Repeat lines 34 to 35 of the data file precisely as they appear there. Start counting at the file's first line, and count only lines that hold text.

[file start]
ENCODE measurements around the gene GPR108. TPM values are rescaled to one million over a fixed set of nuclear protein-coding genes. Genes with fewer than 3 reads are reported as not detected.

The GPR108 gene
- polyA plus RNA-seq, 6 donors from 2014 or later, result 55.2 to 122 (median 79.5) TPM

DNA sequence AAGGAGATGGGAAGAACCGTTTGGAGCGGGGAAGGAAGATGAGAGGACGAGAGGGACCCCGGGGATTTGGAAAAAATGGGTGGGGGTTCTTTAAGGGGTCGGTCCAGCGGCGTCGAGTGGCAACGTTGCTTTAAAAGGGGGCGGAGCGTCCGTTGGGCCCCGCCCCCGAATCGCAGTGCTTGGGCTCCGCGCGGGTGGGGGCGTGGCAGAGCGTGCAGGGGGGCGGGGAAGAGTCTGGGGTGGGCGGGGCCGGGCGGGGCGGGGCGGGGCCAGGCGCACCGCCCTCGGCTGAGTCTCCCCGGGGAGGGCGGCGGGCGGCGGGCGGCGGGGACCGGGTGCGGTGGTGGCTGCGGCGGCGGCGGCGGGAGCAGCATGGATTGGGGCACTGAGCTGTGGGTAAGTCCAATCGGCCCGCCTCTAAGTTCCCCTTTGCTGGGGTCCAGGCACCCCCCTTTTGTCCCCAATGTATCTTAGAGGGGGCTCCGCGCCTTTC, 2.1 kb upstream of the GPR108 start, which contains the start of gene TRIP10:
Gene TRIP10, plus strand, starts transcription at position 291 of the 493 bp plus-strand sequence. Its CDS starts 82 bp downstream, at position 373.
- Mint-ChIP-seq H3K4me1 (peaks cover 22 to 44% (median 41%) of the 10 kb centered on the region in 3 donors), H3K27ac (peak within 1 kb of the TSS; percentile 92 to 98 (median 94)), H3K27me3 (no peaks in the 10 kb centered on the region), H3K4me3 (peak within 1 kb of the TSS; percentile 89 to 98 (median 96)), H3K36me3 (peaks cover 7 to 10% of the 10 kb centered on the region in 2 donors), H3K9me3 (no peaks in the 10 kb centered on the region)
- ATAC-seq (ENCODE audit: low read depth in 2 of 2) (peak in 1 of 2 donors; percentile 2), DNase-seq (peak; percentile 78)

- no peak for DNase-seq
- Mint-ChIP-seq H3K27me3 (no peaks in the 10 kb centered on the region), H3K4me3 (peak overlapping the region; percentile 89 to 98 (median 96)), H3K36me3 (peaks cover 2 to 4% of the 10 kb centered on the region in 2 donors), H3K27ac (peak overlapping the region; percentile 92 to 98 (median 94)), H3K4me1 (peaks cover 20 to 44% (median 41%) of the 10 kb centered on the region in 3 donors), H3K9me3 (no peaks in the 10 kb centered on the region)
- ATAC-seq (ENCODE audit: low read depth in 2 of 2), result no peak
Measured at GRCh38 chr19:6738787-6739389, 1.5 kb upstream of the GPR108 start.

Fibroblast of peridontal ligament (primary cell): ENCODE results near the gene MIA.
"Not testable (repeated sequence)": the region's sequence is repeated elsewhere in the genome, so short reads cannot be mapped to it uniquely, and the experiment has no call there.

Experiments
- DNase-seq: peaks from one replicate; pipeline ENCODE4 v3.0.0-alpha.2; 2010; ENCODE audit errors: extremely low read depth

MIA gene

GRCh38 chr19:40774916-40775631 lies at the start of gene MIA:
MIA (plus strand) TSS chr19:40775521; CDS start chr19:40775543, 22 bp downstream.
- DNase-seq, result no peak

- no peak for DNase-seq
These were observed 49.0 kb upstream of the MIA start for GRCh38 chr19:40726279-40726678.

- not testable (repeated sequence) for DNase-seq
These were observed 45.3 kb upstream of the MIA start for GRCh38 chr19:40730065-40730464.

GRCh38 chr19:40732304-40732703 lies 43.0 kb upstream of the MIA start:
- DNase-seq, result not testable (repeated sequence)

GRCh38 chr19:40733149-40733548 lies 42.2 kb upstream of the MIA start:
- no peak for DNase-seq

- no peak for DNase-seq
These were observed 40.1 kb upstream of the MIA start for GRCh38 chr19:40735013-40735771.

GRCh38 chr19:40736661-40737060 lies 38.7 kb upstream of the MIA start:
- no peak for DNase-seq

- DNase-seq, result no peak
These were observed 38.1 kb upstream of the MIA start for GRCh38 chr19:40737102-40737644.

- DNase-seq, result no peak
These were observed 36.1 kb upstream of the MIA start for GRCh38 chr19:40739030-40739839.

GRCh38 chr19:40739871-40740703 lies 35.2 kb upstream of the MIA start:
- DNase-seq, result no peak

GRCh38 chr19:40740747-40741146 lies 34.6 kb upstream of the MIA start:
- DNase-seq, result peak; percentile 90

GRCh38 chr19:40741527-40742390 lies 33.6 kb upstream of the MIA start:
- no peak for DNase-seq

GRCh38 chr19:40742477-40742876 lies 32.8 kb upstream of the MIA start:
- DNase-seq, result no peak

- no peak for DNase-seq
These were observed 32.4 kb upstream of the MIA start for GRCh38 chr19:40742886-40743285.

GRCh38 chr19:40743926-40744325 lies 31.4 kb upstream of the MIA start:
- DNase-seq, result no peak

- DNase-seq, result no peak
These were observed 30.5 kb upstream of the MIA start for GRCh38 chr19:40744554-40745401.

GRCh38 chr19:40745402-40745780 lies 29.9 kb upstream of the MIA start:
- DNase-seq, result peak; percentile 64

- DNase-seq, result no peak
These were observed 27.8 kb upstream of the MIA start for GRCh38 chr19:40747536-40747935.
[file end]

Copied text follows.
- DNase-seq, result no peak
These were observed 36.1 kb upstream of the MIA start for GRCh38 chr19:40739030-40739839.